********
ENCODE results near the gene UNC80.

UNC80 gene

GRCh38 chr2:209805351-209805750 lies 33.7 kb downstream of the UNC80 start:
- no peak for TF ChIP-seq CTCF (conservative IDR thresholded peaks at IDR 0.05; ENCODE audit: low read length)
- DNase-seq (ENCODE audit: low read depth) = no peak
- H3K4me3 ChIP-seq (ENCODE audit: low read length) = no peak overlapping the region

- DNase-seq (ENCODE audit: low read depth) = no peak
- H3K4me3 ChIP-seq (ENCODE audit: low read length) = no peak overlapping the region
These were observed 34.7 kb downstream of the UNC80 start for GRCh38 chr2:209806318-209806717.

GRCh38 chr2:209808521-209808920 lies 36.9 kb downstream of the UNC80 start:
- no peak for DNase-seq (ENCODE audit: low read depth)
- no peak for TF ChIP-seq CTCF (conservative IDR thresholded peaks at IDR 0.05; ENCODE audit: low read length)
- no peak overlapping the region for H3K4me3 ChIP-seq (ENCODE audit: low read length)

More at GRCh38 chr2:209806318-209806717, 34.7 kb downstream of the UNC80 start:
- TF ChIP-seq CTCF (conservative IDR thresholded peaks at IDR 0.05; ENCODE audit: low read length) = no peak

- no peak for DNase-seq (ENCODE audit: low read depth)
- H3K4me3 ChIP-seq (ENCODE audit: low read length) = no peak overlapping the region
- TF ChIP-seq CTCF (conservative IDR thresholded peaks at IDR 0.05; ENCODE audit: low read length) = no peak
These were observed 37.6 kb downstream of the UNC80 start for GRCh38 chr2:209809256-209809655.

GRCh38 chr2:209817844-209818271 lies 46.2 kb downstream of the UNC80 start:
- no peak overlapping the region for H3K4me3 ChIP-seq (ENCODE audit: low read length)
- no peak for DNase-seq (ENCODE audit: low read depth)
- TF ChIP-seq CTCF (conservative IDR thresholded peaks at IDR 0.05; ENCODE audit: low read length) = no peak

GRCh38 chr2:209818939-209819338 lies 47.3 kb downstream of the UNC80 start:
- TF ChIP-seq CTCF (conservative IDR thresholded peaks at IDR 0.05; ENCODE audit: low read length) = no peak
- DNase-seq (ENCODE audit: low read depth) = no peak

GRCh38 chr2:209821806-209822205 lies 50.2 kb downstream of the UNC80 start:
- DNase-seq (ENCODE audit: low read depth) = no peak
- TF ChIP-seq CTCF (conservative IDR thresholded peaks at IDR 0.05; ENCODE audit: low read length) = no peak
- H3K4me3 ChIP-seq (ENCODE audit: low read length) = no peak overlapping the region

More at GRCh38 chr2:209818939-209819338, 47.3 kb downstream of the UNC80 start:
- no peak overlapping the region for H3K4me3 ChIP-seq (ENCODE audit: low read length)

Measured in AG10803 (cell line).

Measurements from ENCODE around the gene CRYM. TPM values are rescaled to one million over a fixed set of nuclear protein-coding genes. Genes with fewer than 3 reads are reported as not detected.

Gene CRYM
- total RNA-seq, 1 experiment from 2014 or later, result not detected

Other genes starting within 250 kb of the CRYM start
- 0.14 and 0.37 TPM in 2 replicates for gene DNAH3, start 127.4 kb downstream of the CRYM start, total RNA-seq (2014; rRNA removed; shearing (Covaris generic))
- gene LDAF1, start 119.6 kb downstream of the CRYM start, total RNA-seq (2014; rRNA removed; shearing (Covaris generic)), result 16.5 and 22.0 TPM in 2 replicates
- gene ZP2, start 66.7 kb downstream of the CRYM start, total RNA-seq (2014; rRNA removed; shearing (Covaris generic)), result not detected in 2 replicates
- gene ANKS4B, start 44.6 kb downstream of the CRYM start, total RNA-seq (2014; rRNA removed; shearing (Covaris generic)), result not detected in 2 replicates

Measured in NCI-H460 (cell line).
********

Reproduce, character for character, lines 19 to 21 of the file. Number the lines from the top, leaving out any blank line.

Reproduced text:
These were observed 37.6 kb downstream of the UNC80 start for GRCh38 chr2:209809256-209809655.

GRCh38 chr2:209817844-209818271 lies 46.2 kb downstream of the UNC80 start:
- no peak overlapping the region for H3K4me3 ChIP-seq (ENCODE audit: low read length)